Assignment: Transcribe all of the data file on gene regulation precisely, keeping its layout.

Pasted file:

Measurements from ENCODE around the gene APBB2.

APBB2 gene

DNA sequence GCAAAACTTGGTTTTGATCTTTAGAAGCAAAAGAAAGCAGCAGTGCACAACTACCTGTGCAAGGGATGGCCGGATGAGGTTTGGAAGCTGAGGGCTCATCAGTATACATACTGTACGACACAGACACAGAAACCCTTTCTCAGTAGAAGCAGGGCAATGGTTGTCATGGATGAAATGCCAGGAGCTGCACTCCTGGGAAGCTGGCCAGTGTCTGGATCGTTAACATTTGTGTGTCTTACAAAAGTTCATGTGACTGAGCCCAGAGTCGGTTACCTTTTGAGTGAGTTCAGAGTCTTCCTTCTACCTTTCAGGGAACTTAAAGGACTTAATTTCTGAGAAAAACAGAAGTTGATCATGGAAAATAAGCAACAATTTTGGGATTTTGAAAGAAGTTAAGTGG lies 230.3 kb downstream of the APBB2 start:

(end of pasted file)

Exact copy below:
Measurements from ENCODE around the gene APBB2.

APBB2 gene

DNA sequence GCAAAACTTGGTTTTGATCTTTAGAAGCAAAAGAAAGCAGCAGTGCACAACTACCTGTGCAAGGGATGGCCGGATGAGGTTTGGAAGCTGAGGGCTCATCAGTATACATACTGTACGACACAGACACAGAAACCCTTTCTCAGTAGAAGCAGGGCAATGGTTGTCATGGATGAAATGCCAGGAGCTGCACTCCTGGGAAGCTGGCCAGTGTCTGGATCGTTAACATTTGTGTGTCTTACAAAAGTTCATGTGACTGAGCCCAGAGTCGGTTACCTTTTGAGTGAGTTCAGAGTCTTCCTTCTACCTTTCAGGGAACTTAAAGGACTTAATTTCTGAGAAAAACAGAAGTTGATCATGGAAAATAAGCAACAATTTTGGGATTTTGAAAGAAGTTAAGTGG lies 230.3 kb downstream of the APBB2 start: